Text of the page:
Streaming rules Emmys as Netflix snaps 17-year HBO streak
LOSANGELES » When Netflix snapped HBO’s 17-year streak as Emmy nominations leader, more than bragging rights switched hands. It represented the breathtaking change in how audiences get and watch TV and the threat to traditional TV networks from streaming services.
Especially one like Netflix, whose multibilliondollar investment in programming allowed it to rocket Thursday to 112 nominations just five years after launching its first original series, “House of Cards.” That’s double the total of nods it earned in 2016 and just ahead of HBO’s 108 nods (down two from 2017).
Another streamed series, Hulu’s “The Handmaid’s Tale,” earned 20 nominations and a chance to defend its title as best drama series at the 70th Primetime Emmy ceremony airing Sept. 17 on NBC.
HBO still boasts the year’s most-nominated series, “Game of Thrones” (22 nods) and “Westworld” (20), while Netflix fielded “The Crown” (13 nods) and “Stranger Things (12).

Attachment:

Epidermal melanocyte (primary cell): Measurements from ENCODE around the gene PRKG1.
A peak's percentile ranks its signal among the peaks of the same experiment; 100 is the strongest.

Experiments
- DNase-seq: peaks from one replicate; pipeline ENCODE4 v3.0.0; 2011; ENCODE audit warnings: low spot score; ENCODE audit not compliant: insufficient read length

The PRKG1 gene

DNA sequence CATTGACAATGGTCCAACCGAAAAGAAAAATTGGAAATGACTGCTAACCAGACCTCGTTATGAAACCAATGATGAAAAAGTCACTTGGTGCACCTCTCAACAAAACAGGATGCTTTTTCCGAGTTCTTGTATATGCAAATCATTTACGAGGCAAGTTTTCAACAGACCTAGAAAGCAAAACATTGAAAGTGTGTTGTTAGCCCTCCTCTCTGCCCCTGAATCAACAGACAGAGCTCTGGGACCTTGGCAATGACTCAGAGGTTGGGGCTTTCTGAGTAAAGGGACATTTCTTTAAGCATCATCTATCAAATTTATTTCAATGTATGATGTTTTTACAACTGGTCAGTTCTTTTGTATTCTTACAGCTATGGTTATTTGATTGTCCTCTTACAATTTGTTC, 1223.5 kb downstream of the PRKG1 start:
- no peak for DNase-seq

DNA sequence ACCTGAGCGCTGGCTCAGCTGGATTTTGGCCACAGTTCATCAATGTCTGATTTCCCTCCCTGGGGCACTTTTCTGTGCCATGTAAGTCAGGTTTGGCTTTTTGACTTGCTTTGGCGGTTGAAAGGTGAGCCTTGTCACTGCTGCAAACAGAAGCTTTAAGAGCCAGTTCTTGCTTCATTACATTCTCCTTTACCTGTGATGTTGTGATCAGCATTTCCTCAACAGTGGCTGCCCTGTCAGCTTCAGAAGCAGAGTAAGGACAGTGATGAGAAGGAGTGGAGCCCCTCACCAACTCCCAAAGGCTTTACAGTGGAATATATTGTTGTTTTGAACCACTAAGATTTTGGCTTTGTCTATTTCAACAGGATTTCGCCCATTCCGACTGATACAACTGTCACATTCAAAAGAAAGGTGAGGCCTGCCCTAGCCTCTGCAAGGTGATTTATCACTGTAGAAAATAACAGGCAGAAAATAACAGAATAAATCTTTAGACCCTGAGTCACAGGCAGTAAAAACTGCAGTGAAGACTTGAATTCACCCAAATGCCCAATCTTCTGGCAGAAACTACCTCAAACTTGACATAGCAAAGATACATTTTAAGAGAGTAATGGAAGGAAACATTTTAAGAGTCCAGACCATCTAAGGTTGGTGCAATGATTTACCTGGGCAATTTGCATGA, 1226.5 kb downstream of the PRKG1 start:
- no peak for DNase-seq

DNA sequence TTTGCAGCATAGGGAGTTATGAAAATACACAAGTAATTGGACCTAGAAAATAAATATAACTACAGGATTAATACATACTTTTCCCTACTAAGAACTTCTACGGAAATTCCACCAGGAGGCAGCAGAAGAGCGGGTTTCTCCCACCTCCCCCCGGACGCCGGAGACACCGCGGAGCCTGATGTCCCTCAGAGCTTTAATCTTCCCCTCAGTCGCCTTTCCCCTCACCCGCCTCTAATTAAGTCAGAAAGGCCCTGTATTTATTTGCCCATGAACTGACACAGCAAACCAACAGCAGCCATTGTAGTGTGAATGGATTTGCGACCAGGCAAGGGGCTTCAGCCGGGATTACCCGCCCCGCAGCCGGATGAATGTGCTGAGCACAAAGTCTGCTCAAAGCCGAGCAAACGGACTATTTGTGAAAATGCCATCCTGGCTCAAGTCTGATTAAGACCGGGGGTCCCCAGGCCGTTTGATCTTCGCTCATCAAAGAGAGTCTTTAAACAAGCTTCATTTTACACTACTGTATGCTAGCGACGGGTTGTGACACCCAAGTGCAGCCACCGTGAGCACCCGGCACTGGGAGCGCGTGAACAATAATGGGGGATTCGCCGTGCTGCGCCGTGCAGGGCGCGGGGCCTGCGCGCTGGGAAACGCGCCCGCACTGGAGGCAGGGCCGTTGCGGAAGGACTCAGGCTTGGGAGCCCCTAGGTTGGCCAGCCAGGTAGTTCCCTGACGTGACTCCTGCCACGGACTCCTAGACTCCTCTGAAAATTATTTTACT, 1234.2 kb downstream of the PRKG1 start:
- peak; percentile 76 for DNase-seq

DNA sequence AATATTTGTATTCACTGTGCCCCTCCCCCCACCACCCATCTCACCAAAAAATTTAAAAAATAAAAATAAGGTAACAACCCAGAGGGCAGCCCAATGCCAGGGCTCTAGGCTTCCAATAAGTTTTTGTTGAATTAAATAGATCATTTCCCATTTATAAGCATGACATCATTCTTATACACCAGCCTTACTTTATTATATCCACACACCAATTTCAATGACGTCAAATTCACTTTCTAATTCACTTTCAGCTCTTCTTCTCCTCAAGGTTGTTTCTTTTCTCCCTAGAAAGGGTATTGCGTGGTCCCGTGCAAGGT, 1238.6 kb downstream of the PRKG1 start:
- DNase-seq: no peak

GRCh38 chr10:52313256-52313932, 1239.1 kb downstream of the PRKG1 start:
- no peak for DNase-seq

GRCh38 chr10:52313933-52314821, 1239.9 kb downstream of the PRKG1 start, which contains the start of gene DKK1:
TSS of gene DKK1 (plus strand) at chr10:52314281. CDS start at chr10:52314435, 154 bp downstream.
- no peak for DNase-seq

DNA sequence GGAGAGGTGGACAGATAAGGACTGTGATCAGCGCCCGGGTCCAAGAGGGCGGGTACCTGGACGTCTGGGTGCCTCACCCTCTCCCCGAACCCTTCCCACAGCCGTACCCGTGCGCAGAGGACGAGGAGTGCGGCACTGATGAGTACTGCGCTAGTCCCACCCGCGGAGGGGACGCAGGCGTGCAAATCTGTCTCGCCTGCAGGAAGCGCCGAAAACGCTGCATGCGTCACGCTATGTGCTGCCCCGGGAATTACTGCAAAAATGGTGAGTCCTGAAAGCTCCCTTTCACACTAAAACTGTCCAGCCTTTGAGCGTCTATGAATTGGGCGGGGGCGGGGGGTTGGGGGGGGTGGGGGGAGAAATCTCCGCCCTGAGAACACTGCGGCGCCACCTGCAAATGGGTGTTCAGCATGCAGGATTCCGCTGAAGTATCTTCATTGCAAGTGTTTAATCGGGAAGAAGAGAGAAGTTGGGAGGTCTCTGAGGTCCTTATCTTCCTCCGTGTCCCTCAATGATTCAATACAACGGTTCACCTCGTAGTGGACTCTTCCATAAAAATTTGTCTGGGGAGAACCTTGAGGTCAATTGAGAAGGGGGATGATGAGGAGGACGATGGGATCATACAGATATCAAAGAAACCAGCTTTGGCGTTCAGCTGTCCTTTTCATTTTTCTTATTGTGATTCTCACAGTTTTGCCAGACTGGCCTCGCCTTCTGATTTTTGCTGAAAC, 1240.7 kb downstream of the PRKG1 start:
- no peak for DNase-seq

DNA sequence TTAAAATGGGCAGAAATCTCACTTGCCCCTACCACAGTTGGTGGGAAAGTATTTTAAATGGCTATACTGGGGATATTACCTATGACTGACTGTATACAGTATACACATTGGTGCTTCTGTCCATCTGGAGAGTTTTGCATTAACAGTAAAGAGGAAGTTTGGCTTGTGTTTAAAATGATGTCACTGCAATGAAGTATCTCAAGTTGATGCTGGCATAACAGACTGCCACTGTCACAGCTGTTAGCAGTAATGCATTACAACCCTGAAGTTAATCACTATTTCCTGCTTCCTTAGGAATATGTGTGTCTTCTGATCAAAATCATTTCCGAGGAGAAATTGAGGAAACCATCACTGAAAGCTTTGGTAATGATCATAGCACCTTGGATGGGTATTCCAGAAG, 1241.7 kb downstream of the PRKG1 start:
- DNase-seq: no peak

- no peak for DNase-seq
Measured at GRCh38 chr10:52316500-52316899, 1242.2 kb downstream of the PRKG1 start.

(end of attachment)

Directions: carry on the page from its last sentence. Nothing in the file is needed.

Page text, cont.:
“The more distribution platforms, the more content’s getting created, the more people are going to be working. ... It’s good news for us in the industry,” said Maury McIntyre, TV academy president. It’s also good news for viewers, he said, who will “always be able to find something they’re going to like.”
“It all about niche broadcasting now. You can make a show and find an audience. It may not be a core audience, but it can be a hard-core audience,” he said.
Ted Sarandos, Netflix’s chief content officer, saluted “our creative partners on their unprecedented success today” in a statement noting that the nominations were gained across a wide variety of categories, including scripted, documentary and comedy specials.
Netflix’s deep-pockets approach has lured a number of TV’s biggest creative stars, including Shonda Rhimes and Ryan Murphy, away from traditional outlets.
Broadcast networks are taking the hardest blow, with their ratings as well as awards diminishing as viewers search out the more distinctive — and edgy — programming on unregulated cable and streaming outlets. Police procedurals and the current network rage for sitcom revivals certainly failed to impress Emmy voters.
The short-lived revival of “Roseanne,” canceled because of star Roseanne Barr’s racist tweet, drew only one major nomination, a supporting actress nod for Laurie Metcalf. Another revival, “Will & Grace,” got Emmy love for nominees Megan Mullally and Molly Shannon but the main stars and series itself were snubbed.
In the drama and comedies series categories, NBC drama “This Is Us” and ABC sitcom “blackish” are the sole network contenders. NBC topped the broadcast tally with 78 nominations, fueled by 21 bids for “Saturday Night Live,” still on a satiric tear against the Trump administration.